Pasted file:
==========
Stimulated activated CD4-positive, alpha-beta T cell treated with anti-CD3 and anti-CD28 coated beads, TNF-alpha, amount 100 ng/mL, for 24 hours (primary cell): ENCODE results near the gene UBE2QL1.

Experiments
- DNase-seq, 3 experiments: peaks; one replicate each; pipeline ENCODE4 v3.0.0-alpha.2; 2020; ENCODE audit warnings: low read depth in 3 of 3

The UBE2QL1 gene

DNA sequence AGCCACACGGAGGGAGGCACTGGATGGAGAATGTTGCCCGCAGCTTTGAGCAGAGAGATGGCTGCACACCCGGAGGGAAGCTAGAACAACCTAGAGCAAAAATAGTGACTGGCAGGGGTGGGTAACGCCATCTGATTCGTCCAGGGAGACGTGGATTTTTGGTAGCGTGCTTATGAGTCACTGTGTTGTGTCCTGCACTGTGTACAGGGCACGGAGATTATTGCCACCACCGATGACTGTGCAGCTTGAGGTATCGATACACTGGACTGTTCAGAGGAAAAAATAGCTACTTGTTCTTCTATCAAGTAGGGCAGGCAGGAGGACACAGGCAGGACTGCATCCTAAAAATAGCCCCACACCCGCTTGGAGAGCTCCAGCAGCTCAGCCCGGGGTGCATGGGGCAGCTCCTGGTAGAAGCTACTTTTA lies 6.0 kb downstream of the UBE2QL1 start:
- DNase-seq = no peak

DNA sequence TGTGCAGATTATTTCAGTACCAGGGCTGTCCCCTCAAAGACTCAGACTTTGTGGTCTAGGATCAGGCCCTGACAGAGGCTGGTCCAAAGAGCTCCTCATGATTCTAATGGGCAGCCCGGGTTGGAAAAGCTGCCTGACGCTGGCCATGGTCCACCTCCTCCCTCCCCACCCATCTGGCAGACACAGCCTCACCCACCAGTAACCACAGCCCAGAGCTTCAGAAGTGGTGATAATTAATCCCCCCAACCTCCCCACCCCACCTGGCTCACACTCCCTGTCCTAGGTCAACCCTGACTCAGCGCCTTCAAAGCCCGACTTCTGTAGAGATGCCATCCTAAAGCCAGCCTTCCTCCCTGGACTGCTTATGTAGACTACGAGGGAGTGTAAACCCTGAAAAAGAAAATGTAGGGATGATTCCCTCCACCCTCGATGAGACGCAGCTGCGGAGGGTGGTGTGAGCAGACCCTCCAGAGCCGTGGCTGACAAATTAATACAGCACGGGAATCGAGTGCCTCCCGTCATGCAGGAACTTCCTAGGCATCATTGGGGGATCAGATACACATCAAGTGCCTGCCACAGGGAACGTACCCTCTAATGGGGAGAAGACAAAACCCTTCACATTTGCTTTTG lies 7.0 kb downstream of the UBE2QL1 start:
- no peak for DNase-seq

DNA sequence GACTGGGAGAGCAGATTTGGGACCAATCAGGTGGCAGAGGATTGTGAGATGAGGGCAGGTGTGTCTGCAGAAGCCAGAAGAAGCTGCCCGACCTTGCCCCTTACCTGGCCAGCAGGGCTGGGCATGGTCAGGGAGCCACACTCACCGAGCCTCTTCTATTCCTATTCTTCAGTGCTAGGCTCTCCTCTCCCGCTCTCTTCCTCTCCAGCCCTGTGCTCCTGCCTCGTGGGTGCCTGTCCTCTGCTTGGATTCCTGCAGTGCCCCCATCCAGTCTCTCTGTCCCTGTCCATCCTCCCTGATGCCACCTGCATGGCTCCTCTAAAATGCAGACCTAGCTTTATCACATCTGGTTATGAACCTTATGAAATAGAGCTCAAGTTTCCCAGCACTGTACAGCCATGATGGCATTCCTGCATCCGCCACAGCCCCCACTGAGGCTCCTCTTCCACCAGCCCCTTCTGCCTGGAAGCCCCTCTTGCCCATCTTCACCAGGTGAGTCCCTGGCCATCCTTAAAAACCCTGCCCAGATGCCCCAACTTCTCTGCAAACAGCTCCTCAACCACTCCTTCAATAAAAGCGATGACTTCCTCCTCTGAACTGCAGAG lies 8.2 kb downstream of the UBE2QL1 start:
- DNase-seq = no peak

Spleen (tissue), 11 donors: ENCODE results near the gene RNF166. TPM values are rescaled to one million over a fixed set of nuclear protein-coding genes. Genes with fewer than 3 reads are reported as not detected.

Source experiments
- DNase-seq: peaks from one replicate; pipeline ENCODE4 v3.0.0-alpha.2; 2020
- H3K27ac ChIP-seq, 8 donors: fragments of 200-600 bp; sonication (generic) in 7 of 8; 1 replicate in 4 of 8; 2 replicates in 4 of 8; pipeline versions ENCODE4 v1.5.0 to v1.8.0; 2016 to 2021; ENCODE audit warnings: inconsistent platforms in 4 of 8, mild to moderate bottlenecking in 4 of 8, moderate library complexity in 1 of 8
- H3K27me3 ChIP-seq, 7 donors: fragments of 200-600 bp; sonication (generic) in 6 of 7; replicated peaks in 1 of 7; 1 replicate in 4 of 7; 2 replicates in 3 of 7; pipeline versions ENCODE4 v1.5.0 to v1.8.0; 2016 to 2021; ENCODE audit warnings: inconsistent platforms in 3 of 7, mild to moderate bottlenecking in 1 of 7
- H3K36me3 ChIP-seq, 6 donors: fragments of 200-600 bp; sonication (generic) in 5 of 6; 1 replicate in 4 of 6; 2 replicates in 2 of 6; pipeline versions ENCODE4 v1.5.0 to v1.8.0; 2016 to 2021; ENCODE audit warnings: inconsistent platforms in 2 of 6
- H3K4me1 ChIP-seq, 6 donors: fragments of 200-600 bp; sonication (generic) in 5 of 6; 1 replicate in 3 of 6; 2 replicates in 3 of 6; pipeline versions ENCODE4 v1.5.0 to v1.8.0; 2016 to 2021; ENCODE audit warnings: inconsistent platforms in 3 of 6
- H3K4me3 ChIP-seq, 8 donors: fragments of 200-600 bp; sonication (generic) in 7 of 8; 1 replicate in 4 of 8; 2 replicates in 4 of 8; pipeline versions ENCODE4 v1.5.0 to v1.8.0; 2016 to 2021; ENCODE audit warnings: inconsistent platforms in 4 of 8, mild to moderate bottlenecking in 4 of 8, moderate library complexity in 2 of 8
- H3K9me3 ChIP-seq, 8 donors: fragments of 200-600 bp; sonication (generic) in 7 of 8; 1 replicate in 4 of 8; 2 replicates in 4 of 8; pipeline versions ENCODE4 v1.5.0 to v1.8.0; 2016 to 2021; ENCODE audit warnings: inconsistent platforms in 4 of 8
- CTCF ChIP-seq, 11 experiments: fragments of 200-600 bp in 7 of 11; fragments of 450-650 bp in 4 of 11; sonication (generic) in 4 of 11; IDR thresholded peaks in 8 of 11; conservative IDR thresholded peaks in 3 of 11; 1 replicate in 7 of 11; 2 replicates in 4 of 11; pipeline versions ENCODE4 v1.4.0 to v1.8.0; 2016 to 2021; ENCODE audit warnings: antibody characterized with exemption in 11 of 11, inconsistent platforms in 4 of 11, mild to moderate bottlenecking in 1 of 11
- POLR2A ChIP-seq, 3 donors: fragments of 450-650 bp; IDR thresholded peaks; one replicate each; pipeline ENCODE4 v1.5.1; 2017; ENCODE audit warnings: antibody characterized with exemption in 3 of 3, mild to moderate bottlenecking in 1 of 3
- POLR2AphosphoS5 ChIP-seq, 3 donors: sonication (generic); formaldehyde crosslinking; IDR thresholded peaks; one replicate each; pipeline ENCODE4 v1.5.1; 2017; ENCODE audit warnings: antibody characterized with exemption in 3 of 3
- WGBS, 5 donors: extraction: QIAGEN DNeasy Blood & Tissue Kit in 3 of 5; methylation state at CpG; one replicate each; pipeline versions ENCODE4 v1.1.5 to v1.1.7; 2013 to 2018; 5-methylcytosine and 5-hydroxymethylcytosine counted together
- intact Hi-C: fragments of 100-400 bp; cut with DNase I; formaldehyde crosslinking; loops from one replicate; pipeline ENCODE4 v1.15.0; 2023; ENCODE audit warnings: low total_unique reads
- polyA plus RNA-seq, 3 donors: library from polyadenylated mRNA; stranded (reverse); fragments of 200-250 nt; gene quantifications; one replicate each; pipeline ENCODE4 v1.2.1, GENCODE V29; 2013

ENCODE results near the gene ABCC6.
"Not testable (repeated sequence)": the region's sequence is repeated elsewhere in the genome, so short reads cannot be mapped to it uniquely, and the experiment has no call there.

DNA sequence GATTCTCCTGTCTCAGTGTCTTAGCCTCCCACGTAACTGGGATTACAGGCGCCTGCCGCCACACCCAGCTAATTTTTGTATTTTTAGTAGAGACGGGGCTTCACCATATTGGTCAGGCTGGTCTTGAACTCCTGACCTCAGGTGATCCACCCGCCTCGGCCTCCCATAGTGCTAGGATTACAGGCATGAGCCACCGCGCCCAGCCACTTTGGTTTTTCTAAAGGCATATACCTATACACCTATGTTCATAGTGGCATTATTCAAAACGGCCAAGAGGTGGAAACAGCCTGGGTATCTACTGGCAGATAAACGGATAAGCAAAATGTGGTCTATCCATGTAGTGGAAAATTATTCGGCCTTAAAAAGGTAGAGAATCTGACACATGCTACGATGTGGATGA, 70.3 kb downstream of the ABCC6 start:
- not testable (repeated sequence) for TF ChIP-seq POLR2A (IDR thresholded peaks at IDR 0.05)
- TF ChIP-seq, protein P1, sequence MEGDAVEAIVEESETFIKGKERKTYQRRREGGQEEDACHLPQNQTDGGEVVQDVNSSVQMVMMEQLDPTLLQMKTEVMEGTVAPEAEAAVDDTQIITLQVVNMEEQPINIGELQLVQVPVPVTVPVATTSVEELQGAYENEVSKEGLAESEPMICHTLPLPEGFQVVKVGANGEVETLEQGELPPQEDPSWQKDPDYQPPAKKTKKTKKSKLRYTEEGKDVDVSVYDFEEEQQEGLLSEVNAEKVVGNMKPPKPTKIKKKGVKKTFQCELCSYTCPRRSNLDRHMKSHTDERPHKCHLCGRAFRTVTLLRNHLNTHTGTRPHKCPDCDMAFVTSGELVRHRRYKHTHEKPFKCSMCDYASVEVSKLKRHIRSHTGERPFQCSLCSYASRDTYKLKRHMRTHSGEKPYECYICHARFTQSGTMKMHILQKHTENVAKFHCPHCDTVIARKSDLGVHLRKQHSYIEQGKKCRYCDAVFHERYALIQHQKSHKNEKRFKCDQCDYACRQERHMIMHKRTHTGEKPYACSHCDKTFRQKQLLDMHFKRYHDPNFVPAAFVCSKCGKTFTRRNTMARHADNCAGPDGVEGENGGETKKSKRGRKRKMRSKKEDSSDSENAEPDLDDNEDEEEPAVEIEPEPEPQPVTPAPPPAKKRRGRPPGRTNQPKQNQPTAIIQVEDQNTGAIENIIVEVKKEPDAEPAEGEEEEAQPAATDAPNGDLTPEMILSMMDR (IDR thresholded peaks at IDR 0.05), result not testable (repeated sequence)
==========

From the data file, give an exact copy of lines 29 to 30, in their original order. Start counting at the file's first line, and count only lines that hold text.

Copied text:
- not testable (repeated sequence) for TF ChIP-seq POLR2A (IDR thresholded peaks at IDR 0.05)
- TF ChIP-seq, protein P1, sequence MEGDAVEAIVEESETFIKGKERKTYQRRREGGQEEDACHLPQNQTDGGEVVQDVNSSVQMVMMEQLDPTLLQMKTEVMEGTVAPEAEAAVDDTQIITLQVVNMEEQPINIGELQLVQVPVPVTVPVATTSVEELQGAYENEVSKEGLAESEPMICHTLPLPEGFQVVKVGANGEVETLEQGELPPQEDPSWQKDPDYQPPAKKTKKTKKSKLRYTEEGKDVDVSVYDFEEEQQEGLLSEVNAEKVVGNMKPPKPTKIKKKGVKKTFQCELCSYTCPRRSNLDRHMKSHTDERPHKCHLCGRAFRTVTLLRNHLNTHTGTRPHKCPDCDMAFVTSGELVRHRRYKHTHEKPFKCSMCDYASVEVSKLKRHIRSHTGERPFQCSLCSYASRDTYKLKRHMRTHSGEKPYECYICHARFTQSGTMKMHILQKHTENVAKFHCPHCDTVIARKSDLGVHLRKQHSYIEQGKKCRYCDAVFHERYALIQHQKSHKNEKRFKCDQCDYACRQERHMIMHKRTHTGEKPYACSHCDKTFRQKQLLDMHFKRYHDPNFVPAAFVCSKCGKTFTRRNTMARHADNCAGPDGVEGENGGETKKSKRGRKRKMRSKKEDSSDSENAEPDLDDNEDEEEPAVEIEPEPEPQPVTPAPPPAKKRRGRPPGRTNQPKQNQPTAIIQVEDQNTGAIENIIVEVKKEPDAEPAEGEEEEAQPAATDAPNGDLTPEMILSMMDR (IDR thresholded peaks at IDR 0.05), result not testable (repeated sequence)